“The problems we have today are trampling on the Constitution. We have over-regulation,” Blair said.
Incumbent Republican state Rep. Marian Cooksey goes against Republican Bob Dani in the House District 39 primary election. District 39 encompasses portions of west Edmond and north Oklahoma City.
“I have worked to ban lawmakers from taking any state jobs for two years after they leave politics,” Cooksey said. “I authored a law to protect the victims of human trafficking so women and children may receive sanctuary and healing.”
She also has fought to fund the Office of Chief Medical Examiner’s move to Edmond.
Cooksey has represented House of Representatives District 39 in northwest Oklahoma County since voters elected her to office in November 2004. She serves in House leadership as majority caucus secretary. Cooksey also serves as vice chairwoman of the Appropriations and Budget Subcommittee on Public Health and Social Services. She is also a member of the Energy and Utility Regulation committee, the Higher Education and Career Tech committee, and Judiciary Committee.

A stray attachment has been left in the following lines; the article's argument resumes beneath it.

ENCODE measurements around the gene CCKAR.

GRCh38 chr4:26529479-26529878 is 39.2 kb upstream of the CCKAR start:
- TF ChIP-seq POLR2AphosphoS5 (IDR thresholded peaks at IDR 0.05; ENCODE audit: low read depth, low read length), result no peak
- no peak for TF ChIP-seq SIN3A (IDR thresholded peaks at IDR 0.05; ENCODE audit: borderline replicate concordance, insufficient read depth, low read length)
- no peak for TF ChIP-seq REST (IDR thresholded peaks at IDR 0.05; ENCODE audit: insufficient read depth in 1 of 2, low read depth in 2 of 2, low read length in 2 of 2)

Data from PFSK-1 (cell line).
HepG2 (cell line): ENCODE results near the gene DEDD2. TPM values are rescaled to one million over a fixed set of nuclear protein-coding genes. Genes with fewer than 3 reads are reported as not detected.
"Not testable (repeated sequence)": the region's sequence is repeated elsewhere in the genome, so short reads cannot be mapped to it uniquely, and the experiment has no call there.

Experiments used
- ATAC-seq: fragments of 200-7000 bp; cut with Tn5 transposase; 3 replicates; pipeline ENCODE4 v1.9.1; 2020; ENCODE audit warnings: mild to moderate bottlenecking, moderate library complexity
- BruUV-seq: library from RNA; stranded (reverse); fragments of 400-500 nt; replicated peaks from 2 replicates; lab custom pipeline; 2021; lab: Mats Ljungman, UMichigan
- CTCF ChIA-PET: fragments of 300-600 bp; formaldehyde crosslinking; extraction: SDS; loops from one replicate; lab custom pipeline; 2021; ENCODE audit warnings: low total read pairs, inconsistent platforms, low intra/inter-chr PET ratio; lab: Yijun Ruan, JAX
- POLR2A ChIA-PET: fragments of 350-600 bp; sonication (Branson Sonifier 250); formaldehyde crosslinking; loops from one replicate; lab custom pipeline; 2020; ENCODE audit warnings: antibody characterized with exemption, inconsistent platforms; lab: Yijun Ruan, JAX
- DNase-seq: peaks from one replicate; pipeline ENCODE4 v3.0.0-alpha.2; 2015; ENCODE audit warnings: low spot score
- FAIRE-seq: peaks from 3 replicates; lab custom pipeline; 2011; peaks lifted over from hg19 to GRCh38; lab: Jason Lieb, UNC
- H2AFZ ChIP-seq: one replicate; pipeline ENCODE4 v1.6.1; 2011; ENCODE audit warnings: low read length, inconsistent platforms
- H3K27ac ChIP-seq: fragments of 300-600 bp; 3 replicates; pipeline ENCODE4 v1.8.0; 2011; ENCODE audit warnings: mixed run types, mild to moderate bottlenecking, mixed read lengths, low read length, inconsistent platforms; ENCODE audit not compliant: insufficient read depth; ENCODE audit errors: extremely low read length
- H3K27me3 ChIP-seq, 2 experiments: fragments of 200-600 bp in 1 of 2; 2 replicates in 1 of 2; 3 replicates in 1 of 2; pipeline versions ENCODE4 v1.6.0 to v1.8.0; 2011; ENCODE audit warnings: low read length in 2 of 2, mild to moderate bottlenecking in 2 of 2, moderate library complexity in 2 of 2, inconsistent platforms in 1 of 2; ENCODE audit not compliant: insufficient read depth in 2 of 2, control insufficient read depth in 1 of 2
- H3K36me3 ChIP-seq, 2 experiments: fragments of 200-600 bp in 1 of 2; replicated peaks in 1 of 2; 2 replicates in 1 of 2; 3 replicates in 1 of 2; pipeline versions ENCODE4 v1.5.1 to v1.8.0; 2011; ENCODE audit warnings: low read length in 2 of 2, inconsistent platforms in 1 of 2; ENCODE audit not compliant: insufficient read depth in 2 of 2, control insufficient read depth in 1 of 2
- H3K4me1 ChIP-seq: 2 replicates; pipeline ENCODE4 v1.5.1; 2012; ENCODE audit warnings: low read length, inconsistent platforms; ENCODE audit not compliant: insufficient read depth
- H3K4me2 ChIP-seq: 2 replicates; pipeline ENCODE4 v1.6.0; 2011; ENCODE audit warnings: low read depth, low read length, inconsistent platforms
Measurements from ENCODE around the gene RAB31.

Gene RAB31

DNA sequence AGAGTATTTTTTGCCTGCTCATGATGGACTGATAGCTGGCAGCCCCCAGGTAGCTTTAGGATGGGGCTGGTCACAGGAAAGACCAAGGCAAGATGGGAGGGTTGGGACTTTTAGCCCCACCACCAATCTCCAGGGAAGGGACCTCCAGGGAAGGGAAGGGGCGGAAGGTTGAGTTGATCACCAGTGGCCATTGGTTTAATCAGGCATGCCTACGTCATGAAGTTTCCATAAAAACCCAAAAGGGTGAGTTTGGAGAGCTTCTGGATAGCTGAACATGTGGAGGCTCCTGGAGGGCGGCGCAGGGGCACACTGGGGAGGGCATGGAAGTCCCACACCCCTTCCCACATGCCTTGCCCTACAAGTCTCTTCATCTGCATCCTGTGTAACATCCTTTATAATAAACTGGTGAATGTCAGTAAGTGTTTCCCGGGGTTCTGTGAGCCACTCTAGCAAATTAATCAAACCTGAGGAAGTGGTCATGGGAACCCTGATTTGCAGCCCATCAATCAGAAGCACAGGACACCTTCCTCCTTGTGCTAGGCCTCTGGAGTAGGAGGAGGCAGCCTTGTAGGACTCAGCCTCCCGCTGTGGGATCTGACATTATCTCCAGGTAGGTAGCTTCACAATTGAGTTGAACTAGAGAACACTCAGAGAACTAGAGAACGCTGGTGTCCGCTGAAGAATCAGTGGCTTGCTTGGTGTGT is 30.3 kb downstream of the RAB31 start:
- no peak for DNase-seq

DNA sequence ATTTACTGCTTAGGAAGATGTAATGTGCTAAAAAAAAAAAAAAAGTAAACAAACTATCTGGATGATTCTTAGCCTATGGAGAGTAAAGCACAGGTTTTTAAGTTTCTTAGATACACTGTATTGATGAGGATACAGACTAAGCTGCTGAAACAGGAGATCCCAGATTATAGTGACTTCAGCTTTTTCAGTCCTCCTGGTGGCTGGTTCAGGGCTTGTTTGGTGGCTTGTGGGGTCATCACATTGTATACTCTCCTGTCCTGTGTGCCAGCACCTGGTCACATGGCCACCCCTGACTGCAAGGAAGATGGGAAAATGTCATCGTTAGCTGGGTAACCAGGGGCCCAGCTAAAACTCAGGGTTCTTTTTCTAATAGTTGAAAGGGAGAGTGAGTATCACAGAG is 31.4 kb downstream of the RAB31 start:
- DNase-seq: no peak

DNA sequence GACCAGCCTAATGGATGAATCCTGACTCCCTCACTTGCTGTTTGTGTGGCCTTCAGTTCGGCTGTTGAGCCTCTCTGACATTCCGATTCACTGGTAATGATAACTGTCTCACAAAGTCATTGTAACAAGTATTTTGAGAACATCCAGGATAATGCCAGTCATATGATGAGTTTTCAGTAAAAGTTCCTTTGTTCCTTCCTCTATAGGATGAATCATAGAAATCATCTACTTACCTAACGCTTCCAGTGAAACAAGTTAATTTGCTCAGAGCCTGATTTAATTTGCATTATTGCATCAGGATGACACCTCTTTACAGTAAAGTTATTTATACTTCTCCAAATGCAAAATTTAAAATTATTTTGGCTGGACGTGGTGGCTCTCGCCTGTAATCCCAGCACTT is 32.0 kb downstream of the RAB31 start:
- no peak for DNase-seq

Dani wants to be a public advocate for the average voter and business owner in House District 39.
This is Dani’s first run for public office. He wants to end the financial burden of being a taxpayer, to restrict the burden of overregulation on business owners and to create job opportunities in Oklahoma.